But Fresh Air (yes I'm a Terry Gross fangirl) also recently ran an interview with the biracial South African host of the Daily Show, Trevor Noah, which contained this ten-minute motherlode of a reflection on multilingualism, language choice, racism, acceptable targets of mimicry, vocabulary size, Trump's communicative abilities, resentment of accented speech… whew. I'm just going to leave it here for your edification and enjoyment. Maybe one of our more sociolinguistically expert Language Loggers will provide some more detailed commentary later. For my part — well, I just invite you to think about what kind of 500-word essay you'd write for a Ling 101 class with this 10-minute clip as your prompt.

To hear the whole interview, or read the transcript, visit the NPR Fresh Air page.

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Look out kid

Since Bob Dylan got the Nobel Prize for Literature, here's an old music video with some words to open discussion:

(I'm in China for ten days — Beijing, Tianjin, Shanghai — so posting may be a bit erratic…)

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"Like a bitch"?

The reaction to the video of Donald Trump's 2005 discussion with Billy Bush has focused primarily on its rape-culture aspects, including passages like this one:

Trump: I got to use some tictacs just in case I start kissing her
_______you know I'm automatically attracted to beautiful-
_______I just start kissing them

_______it's like a magnet just kiss
_______I don't even wait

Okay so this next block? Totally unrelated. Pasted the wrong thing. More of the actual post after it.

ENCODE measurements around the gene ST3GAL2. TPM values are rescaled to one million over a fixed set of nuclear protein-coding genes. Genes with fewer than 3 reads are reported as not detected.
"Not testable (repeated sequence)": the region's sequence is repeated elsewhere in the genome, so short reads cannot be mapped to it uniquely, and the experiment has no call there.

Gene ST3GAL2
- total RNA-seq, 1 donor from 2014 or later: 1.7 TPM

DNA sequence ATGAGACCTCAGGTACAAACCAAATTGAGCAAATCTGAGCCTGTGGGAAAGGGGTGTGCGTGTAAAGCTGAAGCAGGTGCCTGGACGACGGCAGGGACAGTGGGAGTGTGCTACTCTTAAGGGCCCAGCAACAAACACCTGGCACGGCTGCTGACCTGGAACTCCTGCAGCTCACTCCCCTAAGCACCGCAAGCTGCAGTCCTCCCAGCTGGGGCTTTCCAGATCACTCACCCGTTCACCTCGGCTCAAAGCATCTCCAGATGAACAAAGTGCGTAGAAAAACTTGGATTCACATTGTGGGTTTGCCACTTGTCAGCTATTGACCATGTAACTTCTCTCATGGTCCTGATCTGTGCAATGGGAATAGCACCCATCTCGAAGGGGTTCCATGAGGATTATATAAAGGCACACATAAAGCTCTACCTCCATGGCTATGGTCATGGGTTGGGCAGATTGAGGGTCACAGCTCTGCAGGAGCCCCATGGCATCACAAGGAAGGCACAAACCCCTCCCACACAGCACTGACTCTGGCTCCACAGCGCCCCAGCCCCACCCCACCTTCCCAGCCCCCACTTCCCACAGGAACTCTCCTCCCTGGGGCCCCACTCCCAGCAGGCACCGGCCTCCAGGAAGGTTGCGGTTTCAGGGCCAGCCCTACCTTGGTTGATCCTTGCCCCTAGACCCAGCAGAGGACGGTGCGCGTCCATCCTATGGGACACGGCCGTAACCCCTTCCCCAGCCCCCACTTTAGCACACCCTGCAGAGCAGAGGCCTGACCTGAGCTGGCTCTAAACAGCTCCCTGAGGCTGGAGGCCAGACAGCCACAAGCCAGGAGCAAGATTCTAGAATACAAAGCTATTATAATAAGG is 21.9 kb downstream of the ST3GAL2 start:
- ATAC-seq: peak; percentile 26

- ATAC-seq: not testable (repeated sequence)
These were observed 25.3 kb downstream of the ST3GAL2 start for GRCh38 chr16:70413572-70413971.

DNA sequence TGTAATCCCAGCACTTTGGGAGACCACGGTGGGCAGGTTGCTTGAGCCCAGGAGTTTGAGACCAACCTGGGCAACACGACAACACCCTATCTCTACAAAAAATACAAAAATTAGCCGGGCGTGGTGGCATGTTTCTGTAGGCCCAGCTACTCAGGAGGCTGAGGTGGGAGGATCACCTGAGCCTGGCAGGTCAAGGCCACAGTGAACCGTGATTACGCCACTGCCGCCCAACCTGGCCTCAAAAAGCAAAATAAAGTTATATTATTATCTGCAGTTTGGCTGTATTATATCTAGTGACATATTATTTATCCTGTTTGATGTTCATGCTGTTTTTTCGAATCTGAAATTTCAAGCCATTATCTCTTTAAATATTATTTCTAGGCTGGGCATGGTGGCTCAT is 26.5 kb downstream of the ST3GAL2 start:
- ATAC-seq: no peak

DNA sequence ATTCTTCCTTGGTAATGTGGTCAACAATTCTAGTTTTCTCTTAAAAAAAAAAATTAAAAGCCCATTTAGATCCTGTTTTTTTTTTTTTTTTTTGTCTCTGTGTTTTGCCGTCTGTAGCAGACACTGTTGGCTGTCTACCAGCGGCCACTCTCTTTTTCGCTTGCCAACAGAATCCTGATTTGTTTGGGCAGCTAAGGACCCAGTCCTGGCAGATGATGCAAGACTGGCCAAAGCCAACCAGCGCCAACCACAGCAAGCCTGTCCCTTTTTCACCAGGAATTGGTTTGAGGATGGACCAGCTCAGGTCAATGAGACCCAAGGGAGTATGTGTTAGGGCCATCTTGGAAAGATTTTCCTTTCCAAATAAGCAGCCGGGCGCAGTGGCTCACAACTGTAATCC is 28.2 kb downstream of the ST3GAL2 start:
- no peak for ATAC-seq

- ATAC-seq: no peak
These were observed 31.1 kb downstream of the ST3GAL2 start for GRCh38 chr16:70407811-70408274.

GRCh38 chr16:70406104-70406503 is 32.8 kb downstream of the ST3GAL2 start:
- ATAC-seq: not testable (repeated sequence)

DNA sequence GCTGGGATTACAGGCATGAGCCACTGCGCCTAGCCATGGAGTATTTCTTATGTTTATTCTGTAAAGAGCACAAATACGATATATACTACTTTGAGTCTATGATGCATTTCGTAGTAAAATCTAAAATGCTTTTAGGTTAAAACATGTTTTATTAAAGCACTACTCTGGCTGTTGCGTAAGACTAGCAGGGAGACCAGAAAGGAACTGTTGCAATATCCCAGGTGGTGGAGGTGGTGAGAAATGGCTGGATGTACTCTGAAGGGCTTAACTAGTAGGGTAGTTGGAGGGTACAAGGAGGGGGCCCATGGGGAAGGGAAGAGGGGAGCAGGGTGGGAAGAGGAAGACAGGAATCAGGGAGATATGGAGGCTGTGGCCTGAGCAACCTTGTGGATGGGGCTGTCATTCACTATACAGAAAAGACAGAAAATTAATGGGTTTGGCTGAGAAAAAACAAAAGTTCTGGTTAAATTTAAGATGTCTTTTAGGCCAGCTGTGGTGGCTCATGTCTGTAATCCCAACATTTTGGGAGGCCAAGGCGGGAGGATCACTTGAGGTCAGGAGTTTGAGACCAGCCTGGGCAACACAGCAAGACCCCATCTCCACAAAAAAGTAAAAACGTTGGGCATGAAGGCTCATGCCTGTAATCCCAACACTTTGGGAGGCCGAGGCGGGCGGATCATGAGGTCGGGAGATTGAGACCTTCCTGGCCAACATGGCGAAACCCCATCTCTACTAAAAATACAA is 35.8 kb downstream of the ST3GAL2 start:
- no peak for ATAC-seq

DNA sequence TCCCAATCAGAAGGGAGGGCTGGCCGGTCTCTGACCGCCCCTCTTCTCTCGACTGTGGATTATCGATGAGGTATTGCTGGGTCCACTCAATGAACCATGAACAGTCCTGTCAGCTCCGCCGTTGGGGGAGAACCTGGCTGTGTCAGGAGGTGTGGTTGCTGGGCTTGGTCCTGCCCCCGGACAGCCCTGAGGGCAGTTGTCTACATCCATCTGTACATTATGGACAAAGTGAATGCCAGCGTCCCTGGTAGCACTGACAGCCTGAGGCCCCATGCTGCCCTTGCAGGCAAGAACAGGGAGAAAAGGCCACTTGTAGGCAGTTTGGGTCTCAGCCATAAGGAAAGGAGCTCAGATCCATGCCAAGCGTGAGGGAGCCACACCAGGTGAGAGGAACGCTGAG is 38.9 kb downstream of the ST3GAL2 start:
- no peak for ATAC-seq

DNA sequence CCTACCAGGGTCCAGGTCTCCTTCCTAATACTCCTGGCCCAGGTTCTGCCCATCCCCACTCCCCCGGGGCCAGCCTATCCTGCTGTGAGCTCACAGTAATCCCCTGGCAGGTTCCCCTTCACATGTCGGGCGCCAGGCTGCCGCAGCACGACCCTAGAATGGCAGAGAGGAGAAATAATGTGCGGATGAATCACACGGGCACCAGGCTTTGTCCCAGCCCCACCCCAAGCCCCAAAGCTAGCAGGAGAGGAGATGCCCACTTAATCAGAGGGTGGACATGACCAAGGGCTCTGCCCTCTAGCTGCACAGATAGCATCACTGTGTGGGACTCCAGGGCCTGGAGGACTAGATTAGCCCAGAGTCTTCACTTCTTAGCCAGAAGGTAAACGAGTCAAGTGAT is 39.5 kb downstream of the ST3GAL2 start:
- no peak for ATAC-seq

_______and when you're a star they let you do it
_______you can do anything
Bush: whatever you want
Trump: grab em by the pussy
Bush: {laughs}
Trump: I can do anything

But I want to focus on one of Trump's phrases that's gotten less attention:

Trump: I moved on her like a bitch

When I first heard that, I thought Trump was using "'like a bitch" as a general-purpose intensifier applied to his own actions. But then I realized that canine similes are one of his favorite ways of dehumanizing others, and so he must have meant this one to apply to Nancy O'Dell, the woman that he "moved on" in this particular case.

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Code

Alex Kantrowitz, "Racist Social Media users Have A New Code To Avoid Censorship", BuzzFeed 10/1/2016:

Racist online communities have developed a new code for racial, homophobic and bigoted slurs in an attempt avoid censorship.

The code, using terms like Google, Skittle, and Yahoo as substitutes for offensive words describing blacks, Muslims and Mexicans, appears to be in use by various accounts on Twitter and elsewhere.

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Talk amongst yourselves

Please, talk to each other. It's important to linguists that there should be plenty of chat. We need language live, on the hoof. Millions of spoken word tokens everywhere, so that we can (for example) compare Donald Trump's amazingly high proportion of first-person singular pronouns to the average for non-narcissists like typical Language Log readers. tubechat

However, beware of engaging in chat to strangers on the subway if you are in London. A new campaign for people to wear a "Tube chat?" button when traveling on London Underground trains, intended to provoke random conversation with other passengers, has been met with horror and disdain by the misanthropic curmudgeons who use the services in question. No chat please; we're Londoners.

[Comments are turned off out of respect for readers in London.]